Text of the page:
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Travellers in the text

This book traces a number of common themes relating to the representation of Irish Travellers in Irish popular tradition and how these themes have impacted on Ireland's collective imagination. A particular focus of the book is on the exploration of the Traveller as ‘Other’, an ‘Other’ who is perceived as both inside and outside Ireland's collective ideation. Frequently constructed as a group whose cultural tenets are in a dichotomous opposition to those of the ‘settled’ community, the book demonstrates the ambivalence and complexity of the Irish Traveller ‘Other’ in the context of a European postcolonial country. Not only have the construction and representation of Travellers always been less stable and ‘fixed’ than previously supposed, these images have been acted upon and changed by both the Traveller and non-Traveller communities as the situation has demanded. Drawing primarily on little-explored Irish language sources, the book demonstrates the fluidity of what is often assumed as reified or ‘fixed’. As evidenced in Irish-language cultural sources, the image of the Traveller is inextricably linked with the very concept of Irish identity itself. They are simultaneously the same and ‘Other’, and frequently function as exemplars of the hegemony of native Irish culture as set against colonial traditions.

Abstract only
Mark S. Dawson

In much Anglo-American scholarship, the mid-seventeenth century marks a gradual yet decisive turning point in how the English gauged bodily variation and the consequences of drawing social distinctions based upon it. Particularly in the context of New World colonies coming to depend on chattel slavery, the crux of ‘whites’ versus ‘blacks’ slowly took hold thereafter. Over the next century, continued dispossession of America’s first peoples would forge a third term, ‘reds’. Since this reduction of people to their skin-colour(s), racism has stalked Anglophone culture even if explanations of how and why pigmentation differs have changed. But we should be wary of assuming that evidence of populations – English, African, or American – first being identified using still familiar terms proves a kind of Ur-moment in the history of bodily prejudice and attendant inequality. Studies have claimed to trace the emergence of racism – after untold instances of the subjugation and enslavement of non-Europeans in the Anglo-Atlantic – on the basis that central cultural tenets prevented and then inhibited it. The humoral body was profoundly mutable and variations in its distinguishing features, including skin, were therefore transient. Equally, however, humans were believed all one, by courtesy of their descent from Adam and Eve.

in Bodies complexioned
The roots of 1960s activism and the making of the British left
Celia Hughes

of belonging, and adopting the social and cultural tenets of their new homeland was a method of survival in a society in which to be a Jew was not an invitation to social acceptance. Tony Kushner has argued that in the immediate post-war years, austerity and the retreat from Empire resulted in a loss of esteem that contributed to a new inward-looking English national identity.40 The immigration policies of the British government carried a clear message about which outsiders could or could not become British. As David Cesarani has stated, ‘East Europeans were deemed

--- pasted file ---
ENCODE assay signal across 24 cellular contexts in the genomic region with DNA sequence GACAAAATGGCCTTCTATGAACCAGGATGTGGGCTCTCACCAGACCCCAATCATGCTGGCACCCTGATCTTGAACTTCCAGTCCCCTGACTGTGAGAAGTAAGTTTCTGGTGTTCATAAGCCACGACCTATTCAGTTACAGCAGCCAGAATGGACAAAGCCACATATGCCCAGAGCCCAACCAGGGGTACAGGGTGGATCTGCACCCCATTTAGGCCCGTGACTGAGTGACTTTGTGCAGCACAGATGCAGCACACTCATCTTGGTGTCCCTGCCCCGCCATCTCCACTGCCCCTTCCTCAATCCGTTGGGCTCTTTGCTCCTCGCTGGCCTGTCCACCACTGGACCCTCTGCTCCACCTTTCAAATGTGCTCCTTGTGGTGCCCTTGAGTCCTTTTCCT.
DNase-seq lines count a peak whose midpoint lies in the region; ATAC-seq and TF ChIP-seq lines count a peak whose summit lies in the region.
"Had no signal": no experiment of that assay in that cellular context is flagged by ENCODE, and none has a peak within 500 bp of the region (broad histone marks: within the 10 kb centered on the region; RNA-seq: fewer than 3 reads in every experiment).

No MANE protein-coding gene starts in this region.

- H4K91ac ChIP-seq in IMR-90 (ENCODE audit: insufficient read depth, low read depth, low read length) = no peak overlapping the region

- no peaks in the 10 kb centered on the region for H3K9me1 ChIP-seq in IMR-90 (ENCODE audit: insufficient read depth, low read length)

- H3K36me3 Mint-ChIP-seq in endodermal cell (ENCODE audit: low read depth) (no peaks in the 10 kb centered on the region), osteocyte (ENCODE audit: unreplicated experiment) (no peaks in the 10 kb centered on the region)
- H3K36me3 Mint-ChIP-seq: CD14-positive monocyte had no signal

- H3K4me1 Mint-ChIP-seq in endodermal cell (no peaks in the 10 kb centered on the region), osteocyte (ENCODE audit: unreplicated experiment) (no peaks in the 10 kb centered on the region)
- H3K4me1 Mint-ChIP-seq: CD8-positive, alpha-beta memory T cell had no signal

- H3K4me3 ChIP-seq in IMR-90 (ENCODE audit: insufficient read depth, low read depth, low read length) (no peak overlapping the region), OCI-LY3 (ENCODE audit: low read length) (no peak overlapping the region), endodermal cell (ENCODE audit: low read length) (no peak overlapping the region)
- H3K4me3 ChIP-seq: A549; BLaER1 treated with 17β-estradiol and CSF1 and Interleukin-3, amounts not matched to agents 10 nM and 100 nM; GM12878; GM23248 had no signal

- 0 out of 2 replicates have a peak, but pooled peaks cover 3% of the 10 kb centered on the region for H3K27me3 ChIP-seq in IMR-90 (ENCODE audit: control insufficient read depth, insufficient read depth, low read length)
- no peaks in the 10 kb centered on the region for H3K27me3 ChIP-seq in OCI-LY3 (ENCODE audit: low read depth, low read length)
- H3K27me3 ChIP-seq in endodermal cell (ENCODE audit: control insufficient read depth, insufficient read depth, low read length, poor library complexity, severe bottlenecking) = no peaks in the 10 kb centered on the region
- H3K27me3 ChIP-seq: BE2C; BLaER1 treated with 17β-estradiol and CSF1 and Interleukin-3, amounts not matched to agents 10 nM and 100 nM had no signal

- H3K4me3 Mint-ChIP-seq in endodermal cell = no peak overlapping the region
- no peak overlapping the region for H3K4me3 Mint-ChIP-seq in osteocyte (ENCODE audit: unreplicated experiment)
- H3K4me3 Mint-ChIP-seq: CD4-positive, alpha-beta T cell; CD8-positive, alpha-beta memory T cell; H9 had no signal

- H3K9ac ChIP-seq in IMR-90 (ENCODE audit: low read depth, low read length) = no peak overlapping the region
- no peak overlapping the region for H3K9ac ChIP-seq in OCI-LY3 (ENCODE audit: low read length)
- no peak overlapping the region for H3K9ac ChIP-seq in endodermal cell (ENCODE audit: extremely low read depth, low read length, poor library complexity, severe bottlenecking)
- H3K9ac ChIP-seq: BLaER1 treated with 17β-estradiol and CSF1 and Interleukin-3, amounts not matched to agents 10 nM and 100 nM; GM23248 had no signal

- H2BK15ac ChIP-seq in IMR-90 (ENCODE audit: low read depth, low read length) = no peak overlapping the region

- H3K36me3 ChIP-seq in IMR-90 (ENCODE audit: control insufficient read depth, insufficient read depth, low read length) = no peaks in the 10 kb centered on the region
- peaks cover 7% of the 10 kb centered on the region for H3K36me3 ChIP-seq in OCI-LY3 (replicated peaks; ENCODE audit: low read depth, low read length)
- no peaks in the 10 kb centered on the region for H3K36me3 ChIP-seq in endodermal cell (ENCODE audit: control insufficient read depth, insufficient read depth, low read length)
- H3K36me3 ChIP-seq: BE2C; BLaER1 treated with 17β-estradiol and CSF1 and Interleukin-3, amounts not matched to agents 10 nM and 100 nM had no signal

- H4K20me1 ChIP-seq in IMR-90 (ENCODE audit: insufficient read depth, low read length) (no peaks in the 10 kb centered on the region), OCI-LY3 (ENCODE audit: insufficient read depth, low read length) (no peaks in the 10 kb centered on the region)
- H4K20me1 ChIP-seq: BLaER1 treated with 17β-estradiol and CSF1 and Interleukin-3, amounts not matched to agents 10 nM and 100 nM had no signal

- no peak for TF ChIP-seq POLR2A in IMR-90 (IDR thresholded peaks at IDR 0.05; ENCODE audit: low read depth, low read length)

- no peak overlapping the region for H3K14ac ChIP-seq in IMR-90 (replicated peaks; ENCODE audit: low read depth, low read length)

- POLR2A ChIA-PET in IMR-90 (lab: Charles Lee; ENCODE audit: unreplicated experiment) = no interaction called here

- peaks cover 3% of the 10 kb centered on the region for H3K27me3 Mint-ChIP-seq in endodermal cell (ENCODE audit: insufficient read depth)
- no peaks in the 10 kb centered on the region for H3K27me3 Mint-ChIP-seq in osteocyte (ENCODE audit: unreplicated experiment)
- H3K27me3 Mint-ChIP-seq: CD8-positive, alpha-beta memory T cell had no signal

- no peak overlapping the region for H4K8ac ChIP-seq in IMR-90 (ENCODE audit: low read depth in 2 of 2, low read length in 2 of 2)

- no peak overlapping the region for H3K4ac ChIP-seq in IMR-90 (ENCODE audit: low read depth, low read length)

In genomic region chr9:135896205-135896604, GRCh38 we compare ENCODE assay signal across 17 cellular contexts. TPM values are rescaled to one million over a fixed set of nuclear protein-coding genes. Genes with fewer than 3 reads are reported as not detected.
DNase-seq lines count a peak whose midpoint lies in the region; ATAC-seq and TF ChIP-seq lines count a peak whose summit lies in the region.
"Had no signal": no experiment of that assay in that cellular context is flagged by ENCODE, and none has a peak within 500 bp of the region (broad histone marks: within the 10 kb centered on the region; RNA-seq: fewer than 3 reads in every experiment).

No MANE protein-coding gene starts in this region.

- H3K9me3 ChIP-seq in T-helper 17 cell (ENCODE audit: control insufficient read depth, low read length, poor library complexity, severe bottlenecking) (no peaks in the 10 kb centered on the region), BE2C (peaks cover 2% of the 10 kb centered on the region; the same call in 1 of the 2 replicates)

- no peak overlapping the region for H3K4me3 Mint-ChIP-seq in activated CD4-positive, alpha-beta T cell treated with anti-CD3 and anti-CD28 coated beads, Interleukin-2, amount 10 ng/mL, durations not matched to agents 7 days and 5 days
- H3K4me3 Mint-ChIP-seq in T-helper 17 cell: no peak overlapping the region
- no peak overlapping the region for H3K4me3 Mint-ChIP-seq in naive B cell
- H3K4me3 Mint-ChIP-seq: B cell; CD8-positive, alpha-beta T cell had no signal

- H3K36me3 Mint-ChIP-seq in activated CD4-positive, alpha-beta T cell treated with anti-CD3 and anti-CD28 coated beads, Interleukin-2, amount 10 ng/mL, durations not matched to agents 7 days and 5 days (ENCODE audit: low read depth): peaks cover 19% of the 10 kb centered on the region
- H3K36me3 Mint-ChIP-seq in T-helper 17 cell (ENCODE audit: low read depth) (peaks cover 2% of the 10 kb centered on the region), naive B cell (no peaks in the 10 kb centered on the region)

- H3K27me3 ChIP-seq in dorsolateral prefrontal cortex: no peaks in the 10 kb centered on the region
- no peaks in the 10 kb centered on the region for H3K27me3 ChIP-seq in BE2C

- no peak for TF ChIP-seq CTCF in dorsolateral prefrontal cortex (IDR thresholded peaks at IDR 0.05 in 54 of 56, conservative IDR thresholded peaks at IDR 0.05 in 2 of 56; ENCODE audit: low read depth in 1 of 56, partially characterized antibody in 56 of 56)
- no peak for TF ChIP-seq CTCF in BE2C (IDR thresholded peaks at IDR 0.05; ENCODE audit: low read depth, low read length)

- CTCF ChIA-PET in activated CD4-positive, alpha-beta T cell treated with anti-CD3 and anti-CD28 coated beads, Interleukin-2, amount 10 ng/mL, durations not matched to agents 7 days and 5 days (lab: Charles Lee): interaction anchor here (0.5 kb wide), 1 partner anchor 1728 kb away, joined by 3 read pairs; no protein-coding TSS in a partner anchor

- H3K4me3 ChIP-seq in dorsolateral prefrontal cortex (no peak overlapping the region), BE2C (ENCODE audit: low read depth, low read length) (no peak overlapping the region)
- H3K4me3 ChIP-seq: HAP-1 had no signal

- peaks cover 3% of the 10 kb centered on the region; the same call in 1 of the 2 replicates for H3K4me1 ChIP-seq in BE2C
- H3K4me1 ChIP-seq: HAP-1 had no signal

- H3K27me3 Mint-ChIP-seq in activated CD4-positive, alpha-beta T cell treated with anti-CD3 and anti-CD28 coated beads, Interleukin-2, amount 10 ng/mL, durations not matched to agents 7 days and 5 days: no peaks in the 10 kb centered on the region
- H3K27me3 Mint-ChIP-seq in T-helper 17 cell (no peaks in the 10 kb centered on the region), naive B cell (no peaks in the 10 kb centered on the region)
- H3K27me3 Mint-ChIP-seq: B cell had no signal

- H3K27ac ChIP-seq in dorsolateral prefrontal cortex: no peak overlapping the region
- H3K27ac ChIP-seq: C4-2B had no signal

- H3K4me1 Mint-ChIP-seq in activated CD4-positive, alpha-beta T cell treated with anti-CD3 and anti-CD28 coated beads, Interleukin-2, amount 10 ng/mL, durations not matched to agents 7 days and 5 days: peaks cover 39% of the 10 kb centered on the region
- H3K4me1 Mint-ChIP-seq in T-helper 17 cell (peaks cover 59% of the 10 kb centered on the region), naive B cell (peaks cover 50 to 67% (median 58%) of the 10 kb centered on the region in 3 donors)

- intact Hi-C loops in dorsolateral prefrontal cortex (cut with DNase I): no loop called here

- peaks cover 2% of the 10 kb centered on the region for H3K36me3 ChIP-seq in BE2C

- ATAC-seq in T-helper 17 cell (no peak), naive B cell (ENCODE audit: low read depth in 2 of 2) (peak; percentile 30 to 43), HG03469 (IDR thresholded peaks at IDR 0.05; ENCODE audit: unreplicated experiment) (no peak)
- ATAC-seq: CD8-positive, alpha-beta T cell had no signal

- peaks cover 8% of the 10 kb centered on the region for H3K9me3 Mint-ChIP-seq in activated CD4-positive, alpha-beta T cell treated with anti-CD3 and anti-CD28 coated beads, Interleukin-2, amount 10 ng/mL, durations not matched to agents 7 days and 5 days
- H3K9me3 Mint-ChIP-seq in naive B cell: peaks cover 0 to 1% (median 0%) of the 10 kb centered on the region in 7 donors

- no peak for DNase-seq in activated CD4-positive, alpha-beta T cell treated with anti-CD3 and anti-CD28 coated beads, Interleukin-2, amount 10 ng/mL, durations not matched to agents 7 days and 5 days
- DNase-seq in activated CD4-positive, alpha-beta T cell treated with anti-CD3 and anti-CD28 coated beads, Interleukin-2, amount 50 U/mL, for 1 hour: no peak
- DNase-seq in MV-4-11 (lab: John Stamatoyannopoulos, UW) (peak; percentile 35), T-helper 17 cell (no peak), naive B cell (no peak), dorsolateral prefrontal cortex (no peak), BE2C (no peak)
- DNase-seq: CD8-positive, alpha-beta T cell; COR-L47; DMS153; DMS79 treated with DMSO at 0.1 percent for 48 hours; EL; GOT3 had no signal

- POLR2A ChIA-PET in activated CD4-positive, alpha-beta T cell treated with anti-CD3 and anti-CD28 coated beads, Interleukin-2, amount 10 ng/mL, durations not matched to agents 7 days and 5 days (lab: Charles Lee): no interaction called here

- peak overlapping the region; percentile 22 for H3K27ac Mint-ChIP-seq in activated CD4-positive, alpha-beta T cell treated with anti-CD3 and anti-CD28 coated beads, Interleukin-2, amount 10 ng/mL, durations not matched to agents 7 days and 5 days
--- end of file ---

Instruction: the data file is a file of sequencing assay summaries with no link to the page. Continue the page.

in Against the grain
Katy Hayward

language’ and the latter as an ‘official language’ (Article 4). Thus, officially neutral in terms of religious and cultural tenets, 4 the definition of the Irish nation was territorially based, i.e. its membership consisted of all the people on the island of Ireland. Official discourse at this time encapsulates the conceptualisation of the Irish nation on an all-island basis. Cosgrave, as President of the Free State, regularly used such rhetoric, as shown in this quotation from 1923: And of course, as a nation Ireland has no land frontier at all . . . The present

in Irish nationalism and European integration
Tom Scriven

the movement, pitched as a solution for the social and wider existential problems with urban, industrial life and labour that the trade depression and strikes had thrown into sharp focus. In attempting to solve these problems the Land Plan is notable for drawing on the same intellectual and counter-​cultural tenets as the ethical Radicalism that had developed across Chartism after 1840. While it was intended as a political and social project that would solve political and social problems, the Land Plan became a systematic attempt to overcome moral degradation and

in Popular virtue
Celia Hughes

injustices they observed. In the 1950s children of Jewish refugees struggled to live up to the task of belonging bestowed upon them from birth. They inhabited an imagined image of ‘other’ conjured from unspoken signals parents and older relatives transmitted. For this wartime generation, becoming English offered the protection of belonging, and adopting the social and cultural tenets of their new homeland was a method of survival in a society in which to be a Jew was not an invitation to social acceptance. Tony Kushner has argued that in the immediate post-war years

in Young lives on the Left
Cara Diver

Countrywomen’s Association (ICA), for instance, endeavoured to improve living conditions for women in rural Ireland by campaigning for amenities, such as running water, electricity, and better housing. As Earner-Byrne writes, ‘The ICA was such a potent source of support precisely because it was embedded in Irish society, because it valued the basic social and cultural tenets of that society and wished to protect a living rural community with women at the centre of its future.’53 Although Ireland may have a stronger tradition of feminism than has previously been acknowledged

in Marital violence in post-independence Ireland, 1922–96